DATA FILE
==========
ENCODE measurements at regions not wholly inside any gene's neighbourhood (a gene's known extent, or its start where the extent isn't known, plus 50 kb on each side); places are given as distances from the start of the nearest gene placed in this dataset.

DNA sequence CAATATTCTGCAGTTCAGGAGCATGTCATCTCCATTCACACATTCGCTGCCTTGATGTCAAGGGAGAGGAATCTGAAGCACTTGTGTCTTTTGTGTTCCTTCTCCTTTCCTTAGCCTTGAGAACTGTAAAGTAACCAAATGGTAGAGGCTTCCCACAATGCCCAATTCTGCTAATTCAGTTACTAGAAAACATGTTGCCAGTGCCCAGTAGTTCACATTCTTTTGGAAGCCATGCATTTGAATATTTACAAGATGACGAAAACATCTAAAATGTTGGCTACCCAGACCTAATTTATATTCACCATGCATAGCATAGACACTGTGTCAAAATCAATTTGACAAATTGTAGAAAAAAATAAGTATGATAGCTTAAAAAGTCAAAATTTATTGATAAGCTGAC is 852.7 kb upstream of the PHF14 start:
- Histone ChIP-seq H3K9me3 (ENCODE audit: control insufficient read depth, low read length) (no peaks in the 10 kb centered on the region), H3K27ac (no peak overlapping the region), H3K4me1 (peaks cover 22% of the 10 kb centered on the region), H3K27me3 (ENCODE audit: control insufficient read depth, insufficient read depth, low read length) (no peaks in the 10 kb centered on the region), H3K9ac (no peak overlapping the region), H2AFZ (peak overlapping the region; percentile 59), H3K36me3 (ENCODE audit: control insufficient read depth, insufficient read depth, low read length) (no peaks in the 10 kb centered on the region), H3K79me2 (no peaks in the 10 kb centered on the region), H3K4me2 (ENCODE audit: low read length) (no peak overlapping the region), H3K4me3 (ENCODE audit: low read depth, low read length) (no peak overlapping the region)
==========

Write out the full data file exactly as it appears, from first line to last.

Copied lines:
ENCODE measurements at regions not wholly inside any gene's neighbourhood (a gene's known extent, or its start where the extent isn't known, plus 50 kb on each side); places are given as distances from the start of the nearest gene placed in this dataset.

DNA sequence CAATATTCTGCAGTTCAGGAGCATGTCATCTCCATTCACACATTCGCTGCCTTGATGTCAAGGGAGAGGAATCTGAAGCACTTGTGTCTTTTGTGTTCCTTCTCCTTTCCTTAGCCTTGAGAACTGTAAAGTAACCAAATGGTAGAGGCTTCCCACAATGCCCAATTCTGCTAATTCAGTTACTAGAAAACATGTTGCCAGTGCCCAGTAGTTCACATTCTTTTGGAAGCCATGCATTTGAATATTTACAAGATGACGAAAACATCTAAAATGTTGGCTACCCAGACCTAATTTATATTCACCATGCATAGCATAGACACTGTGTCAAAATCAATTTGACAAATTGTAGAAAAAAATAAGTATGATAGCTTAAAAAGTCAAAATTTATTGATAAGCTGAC is 852.7 kb upstream of the PHF14 start:
- Histone ChIP-seq H3K9me3 (ENCODE audit: control insufficient read depth, low read length) (no peaks in the 10 kb centered on the region), H3K27ac (no peak overlapping the region), H3K4me1 (peaks cover 22% of the 10 kb centered on the region), H3K27me3 (ENCODE audit: control insufficient read depth, insufficient read depth, low read length) (no peaks in the 10 kb centered on the region), H3K9ac (no peak overlapping the region), H2AFZ (peak overlapping the region; percentile 59), H3K36me3 (ENCODE audit: control insufficient read depth, insufficient read depth, low read length) (no peaks in the 10 kb centered on the region), H3K79me2 (no peaks in the 10 kb centered on the region), H3K4me2 (ENCODE audit: low read length) (no peak overlapping the region), H3K4me3 (ENCODE audit: low read depth, low read length) (no peak overlapping the region)